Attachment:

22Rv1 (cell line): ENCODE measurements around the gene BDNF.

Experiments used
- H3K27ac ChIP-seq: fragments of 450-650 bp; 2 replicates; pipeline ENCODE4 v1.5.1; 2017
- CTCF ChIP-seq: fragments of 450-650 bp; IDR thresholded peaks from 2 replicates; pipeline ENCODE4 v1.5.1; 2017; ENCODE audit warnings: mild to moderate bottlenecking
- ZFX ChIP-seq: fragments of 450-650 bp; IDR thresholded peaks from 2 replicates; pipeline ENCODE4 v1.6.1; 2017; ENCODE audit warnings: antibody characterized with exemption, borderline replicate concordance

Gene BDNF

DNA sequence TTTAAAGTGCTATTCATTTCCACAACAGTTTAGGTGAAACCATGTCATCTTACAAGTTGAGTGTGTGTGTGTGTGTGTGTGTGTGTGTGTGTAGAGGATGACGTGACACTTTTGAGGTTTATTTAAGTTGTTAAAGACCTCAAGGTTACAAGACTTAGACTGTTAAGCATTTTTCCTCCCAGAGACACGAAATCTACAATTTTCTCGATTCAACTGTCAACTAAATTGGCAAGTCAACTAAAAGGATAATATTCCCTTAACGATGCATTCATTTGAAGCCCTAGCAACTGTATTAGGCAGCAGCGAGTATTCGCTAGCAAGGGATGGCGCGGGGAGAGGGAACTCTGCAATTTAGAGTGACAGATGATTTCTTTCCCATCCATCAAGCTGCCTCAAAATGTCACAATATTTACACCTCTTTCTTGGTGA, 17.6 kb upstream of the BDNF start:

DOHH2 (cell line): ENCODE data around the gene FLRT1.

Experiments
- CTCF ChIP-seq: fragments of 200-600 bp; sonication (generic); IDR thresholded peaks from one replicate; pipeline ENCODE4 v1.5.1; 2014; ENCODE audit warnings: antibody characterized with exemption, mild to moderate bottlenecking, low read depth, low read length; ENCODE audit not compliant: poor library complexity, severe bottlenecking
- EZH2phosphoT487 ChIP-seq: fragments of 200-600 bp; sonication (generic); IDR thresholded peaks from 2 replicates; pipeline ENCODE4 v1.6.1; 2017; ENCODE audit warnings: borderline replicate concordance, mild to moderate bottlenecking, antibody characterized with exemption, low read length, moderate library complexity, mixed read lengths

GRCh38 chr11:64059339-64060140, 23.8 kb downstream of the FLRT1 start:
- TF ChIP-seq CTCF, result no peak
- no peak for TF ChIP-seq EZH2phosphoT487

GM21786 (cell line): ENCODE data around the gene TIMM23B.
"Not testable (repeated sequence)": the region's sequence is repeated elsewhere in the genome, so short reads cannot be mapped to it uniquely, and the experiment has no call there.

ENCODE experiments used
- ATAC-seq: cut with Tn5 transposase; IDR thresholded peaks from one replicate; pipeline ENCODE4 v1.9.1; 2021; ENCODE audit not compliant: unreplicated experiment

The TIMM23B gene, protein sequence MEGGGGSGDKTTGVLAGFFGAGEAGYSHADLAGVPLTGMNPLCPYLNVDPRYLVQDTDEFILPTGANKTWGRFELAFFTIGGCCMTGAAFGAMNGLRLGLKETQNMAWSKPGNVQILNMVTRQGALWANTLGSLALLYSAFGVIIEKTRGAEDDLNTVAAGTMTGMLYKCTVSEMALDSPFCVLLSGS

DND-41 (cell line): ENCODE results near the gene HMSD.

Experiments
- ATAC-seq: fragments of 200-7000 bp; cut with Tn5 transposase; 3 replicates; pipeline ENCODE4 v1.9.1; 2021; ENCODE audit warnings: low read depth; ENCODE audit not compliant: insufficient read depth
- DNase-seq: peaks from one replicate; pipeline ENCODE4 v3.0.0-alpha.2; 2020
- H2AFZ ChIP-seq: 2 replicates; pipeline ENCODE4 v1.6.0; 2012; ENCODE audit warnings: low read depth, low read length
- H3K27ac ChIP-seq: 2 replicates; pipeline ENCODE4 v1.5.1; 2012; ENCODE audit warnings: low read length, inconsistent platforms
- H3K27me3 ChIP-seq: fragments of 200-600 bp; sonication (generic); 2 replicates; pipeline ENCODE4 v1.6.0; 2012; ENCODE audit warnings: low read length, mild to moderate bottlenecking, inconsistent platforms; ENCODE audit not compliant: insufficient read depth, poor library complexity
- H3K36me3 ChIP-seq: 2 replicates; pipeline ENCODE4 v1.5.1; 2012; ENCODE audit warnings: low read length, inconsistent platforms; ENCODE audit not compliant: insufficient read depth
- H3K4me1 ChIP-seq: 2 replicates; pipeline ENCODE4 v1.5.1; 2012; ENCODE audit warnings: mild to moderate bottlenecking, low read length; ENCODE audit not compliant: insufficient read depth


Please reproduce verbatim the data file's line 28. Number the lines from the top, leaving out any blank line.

- H3K4me1 ChIP-seq: 2 replicates; pipeline ENCODE4 v1.5.1; 2012; ENCODE audit warnings: mild to moderate bottlenecking, low read length; ENCODE audit not compliant: insufficient read depth